I attended the Global Managing Partners conference in London recently to hear marketing expert Dr. Bill Nicholls talk about ‘delivering client satisfaction, loyalty and developing the goodwill bank account’. Translating that into layman’s terms, how to keep hold of your customers.
Marketing Management Archives - Page 3 of 4 - Klaxon
Marketing Planning for Entrepreneurs
Planning B2B Lead Generation Around the Sales Funnel
If you are planning b2b lead generation campaigns and haven’t thought about your sales funnel, it’s high time you did. For those new to the term sales funnel, it essentially defines the journey your prospective clients go through from the point at which you acquire them as a prospect, to converting them into a sale.
Are All Customers Good Customers?
I know that seems like a bizarre question particularly given the current economic conditions. However, it’s sometimes worthwhile looking at your customer base and prioritising your efforts on keeping the more profitable segments, letting go those that create less value for your business.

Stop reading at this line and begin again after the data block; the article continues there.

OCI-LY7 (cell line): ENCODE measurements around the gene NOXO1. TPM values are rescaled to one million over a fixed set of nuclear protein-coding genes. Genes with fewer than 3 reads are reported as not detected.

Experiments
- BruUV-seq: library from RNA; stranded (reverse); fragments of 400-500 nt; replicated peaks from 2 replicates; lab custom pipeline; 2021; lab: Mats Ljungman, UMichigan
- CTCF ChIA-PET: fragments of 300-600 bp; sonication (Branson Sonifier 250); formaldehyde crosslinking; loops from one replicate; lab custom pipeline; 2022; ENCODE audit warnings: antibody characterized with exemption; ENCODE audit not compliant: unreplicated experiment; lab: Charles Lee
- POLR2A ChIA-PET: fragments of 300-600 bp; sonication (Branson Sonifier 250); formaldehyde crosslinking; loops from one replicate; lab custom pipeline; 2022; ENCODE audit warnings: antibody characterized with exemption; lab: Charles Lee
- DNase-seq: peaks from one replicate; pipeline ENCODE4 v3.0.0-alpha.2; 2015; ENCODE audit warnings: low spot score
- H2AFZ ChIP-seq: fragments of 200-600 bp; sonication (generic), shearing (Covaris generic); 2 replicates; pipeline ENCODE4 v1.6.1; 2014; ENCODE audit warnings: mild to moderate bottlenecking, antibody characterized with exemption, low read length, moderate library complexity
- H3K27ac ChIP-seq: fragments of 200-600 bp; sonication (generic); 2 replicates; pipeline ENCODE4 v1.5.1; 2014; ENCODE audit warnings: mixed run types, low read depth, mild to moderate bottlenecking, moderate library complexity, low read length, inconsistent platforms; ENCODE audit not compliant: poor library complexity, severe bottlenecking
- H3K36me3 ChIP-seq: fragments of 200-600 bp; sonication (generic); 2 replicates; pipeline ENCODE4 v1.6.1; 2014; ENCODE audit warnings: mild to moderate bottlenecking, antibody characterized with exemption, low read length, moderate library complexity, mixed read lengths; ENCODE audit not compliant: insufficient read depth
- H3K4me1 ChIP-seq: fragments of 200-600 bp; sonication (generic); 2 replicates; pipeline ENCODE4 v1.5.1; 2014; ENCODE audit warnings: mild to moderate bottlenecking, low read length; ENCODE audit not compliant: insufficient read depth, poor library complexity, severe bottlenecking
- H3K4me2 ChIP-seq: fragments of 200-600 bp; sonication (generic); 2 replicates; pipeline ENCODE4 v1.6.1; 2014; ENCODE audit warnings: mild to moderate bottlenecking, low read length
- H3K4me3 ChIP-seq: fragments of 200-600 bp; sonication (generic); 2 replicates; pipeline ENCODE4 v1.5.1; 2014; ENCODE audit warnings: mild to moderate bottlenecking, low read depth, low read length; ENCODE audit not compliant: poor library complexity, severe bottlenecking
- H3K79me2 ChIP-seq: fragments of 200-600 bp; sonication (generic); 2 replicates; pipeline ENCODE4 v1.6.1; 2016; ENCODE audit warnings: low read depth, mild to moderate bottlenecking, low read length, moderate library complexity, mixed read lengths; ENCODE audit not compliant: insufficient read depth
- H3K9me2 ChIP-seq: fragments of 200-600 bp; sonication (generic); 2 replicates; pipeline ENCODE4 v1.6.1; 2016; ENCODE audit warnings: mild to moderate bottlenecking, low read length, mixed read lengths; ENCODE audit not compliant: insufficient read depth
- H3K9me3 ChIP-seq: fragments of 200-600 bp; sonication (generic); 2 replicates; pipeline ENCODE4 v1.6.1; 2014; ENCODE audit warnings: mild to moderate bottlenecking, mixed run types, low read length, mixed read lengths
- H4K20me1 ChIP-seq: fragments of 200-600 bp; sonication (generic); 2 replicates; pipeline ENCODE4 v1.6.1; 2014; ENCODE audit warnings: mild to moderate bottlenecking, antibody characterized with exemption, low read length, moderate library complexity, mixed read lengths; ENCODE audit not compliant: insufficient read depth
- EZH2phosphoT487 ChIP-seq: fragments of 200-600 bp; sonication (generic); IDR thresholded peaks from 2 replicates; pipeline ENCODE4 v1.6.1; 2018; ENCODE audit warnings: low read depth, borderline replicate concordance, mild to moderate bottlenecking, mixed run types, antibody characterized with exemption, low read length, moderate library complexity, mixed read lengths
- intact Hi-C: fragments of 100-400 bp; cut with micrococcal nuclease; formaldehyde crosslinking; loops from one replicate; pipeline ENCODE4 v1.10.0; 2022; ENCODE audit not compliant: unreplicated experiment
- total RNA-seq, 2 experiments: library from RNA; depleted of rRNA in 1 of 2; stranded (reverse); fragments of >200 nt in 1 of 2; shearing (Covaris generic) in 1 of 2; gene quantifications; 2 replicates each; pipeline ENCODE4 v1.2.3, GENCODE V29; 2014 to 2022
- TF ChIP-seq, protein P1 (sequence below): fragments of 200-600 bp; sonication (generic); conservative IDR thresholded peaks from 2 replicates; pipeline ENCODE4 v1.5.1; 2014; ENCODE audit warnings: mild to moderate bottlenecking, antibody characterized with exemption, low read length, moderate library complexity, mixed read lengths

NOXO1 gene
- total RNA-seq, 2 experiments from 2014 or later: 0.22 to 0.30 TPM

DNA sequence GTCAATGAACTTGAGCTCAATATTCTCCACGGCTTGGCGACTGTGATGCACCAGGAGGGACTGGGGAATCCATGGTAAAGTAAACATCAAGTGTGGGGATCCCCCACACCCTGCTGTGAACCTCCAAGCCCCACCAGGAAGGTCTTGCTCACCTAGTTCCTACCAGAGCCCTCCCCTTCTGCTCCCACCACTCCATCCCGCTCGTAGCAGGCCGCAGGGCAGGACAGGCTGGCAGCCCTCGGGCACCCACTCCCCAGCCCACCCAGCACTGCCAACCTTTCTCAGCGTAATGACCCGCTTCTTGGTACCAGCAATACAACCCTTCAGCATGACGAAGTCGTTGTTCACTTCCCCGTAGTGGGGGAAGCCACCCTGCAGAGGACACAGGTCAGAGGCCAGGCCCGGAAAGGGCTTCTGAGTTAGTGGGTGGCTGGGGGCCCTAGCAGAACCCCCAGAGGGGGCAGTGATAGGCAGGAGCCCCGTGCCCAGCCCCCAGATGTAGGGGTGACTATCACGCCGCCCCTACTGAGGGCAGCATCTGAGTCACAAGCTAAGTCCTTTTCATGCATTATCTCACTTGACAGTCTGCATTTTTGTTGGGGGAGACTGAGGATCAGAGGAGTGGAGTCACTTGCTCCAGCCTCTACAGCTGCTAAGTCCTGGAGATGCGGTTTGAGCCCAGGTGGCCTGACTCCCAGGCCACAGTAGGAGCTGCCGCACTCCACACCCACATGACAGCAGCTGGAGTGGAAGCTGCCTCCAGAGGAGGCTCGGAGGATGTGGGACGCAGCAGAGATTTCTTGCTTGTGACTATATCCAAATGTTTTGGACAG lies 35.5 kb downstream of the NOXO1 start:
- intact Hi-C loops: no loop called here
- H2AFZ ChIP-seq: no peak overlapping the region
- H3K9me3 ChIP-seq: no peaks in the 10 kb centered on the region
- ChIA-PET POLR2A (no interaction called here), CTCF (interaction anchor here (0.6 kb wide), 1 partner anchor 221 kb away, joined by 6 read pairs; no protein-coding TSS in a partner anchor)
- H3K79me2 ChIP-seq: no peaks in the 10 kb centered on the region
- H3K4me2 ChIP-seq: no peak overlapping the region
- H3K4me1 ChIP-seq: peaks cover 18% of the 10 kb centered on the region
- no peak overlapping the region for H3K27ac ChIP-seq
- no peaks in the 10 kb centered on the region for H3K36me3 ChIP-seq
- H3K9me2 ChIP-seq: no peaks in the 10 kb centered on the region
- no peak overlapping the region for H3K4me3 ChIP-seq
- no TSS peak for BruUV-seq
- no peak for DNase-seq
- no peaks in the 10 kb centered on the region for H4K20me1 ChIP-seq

Friday Afternoon Thought – Marketing Planning
There’s a lot written on the subject of planning in marketing and it’s clear there is a need for marketers to prepare a plan of action for any strategy or campaign. I’m a big believer in planning too and work with clients who use both six and twelve month planning cycles for communications, or with longer lead times for more strategic thinking.
Are you Customer Focussed or Self Obsessed?
I’m a big believer that a good marketing organisation is one that puts the customers at the heart of its business. What I mean by this is when decision making is focussed on meeting the customers needs and wants, rather than that of the board or MD. But how to you measure your levels of customer focus?
Event Marketing for Lead Generation